Screen-printed in a panoramic style on a 10-metre ream of canvas, giving the appearance of a Pasolini movie. Along side this canvas are other powerful photographic images that could standalone.

Bodies and faces become bruised and bloodied and smashed and the smell of oil, sweat and leather mixed with mud, blood and adrenalin is not something I will forget quickly. It’s a heady mix of emotions going on, you will have some boys crying in pain from an injury or despondent at losing and others in ecstasy and raptures of joy at winning or just having a laugh with their mates. I have never been anywhere with this much extreme drama coupled with brute force and tenderness. It is one photo opportunity after another and I got to take my photos backstage in the passageway before and after the wrestlers go into the arena so I got an angle that the other didn’t. I was interested in portraits and capturing the character and not documenting the actual sport” comments Mcleod.

These images are not mere homoerotic fantasy pictures in the vein of Bruce Weber but an in-depth study of Turkish ethnicity and male sexuality through the body. “I’m interested in the sensuality of the male physique and the mystery of the face, and the hidden surprise behind the eyes” Mcleod says. “I’m also fascinated by civilization and heritage. In Turkey you will find the classic Arabic-type face, Ottoman, Asiatic, Kurdish, Gypsy, Greek, Roman, Jewish and Georgian-type faces – all of which encompass the country’s rich and diverse cultural and heritage. Turkey is the stepping-stone between Eastern Europe, Asia and the Middle East so there is a strong mix of all these people.

It is not possible to discern what era these photographs were taken, as there is no reference to the modern day world, the photographs look and feel as if they could have been taken anytime over the last 100 years. Mcleod is also enchanted by how brutal and beautiful they are –with their cast of non-classical semi-nudes captured like the warriors and heroes that Mcleod believes them to be.
Anybody familiar with the photographer Wilhelm von Gloeden’s 1930s photos of Sicilian youth will find a direct link to the savage male beauty that is Mcleod’s subject.
Mcleod’s images were taken over an eight-year period at the annual Kirkpinar tournament, held in Edirne, Turkey. This is in what was the ancient area of Thrace where Ottoman soldiers prepared for warfare and instilling fear into the hearts of neighboring Greece and Bulgaria even before the era of Alexander the Great.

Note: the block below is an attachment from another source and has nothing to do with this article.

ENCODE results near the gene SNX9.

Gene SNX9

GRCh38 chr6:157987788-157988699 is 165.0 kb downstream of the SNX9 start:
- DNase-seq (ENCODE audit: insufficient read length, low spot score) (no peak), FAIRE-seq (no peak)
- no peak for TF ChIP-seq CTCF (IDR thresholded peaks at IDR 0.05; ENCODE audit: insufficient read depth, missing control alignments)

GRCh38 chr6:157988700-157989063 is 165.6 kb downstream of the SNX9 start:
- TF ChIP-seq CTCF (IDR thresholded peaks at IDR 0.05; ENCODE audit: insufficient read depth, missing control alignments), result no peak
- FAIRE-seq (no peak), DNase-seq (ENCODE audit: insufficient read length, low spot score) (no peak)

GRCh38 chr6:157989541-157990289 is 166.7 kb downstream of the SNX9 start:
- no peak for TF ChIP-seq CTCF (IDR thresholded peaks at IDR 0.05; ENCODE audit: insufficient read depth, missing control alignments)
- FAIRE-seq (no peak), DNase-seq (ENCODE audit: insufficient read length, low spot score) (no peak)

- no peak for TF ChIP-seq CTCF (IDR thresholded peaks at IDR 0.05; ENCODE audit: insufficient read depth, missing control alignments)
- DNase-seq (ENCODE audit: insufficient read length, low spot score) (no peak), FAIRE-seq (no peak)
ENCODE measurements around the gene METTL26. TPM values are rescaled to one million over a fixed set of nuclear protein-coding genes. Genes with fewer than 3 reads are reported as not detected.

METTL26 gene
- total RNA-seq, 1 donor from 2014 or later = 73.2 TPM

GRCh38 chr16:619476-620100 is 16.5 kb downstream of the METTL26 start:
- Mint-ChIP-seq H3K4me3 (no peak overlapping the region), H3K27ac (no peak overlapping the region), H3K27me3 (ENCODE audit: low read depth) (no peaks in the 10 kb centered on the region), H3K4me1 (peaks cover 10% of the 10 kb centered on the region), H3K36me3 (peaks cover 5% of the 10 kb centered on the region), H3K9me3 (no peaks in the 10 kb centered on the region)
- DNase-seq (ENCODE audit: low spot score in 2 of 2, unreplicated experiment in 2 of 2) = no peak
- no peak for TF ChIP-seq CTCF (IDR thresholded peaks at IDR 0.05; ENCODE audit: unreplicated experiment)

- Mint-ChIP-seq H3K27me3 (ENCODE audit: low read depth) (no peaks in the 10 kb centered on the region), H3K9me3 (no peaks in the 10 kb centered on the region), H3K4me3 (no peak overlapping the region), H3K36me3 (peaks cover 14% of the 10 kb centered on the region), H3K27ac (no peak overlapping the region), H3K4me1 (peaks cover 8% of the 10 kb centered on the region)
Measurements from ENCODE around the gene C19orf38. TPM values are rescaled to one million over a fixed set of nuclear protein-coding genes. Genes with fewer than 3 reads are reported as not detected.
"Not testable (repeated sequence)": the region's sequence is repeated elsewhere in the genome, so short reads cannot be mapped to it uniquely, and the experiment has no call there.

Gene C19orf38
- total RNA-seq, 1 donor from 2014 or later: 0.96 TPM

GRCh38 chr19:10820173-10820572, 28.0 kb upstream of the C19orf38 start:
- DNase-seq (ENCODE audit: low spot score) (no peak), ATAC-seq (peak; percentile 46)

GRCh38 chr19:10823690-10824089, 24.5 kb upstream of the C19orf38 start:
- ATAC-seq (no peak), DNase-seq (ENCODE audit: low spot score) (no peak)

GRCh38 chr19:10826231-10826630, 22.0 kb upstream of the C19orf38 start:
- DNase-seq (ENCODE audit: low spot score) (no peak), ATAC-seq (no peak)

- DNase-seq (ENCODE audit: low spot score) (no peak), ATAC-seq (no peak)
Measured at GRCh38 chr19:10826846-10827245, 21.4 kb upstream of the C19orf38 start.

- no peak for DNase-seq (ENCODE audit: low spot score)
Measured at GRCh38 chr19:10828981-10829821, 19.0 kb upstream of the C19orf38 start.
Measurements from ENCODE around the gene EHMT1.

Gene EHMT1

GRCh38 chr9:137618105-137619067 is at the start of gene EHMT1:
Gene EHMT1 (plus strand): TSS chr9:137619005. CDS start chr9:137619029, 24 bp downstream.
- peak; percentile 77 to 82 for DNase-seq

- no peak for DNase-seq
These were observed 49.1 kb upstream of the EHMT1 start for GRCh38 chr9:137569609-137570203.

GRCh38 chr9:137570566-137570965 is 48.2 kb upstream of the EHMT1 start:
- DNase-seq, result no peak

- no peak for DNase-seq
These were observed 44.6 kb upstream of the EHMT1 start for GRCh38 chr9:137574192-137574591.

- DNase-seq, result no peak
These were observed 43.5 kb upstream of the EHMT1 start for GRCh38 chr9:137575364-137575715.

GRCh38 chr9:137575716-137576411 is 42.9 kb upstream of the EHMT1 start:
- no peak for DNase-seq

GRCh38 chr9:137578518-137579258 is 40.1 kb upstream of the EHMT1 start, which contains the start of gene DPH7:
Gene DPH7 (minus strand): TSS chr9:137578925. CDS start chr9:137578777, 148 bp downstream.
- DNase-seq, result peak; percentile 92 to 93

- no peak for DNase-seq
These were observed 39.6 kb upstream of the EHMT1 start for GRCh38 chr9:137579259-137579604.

In Ottoman times, the sport was taught in athletic schools for warfare but also in spiritual centers. This is what differentiates it from just a sport, as there is a deeply romantic mythological and ceremonial side to the sport. It is also the oldest continuously running sporting competition in the world held in Edirne since 1362.
It not clear where the tournament originates – some saying from Greece with the Turks but more likely it is predated and from Persia from 1065 BC. The oil was added to make it more difficult for the opponent to grip but also mixed with a herb which also prevents mosquito bites. Wrestlers oil one another prior to matches as a demonstration of balance and mutual respect. If a man defeats an older opponent, he kisses the latter’s hand, a sign of respect for elders in Turkey.
The way Turkish men and boys interact with each other, massaging and caressing and laying together resting after the games and before fights. Male tenderness between each other is common in the Middle East and, quite often, it is only an expression of brotherly love – but it is something men in the west are scared to express without being labelled homosexual, Mcleod believes.
When westerners see my photos they normally ask me if this is a gay festival and I laugh and say, sadly, no. It’s amazing to think just because men can express open affection towards each other through the way we would normally express it in heterosexuality, we conclude they are homosexual of which most of them are not. However the issue of sexuality in Turkey and the Middle East remains complicated.